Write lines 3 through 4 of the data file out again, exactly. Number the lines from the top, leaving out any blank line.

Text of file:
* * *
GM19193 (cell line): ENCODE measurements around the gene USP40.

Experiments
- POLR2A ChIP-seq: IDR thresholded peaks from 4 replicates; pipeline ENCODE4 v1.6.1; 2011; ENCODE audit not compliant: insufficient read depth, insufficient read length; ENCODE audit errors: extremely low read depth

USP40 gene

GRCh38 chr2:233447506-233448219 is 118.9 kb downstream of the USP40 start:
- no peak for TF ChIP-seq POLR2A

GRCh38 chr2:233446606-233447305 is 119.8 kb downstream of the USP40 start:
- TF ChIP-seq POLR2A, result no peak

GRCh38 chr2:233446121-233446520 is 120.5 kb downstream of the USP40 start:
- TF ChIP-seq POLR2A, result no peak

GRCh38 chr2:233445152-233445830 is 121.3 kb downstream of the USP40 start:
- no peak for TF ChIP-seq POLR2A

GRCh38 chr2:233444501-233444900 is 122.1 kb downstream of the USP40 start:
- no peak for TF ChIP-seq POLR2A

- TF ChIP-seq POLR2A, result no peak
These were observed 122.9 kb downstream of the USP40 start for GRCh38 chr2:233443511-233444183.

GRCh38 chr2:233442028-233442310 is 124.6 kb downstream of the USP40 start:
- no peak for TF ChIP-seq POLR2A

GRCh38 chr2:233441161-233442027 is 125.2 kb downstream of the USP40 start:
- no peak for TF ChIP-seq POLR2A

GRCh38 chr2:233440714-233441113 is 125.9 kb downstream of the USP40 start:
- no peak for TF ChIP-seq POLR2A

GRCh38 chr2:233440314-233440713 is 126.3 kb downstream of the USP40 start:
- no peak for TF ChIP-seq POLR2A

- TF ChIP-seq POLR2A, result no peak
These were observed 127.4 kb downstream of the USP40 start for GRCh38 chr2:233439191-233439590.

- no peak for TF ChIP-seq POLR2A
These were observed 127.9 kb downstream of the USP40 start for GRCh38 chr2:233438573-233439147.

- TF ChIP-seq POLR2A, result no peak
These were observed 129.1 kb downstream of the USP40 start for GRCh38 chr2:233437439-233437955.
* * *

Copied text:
- POLR2A ChIP-seq: IDR thresholded peaks from 4 replicates; pipeline ENCODE4 v1.6.1; 2011; ENCODE audit not compliant: insufficient read depth, insufficient read length; ENCODE audit errors: extremely low read depth

USP40 gene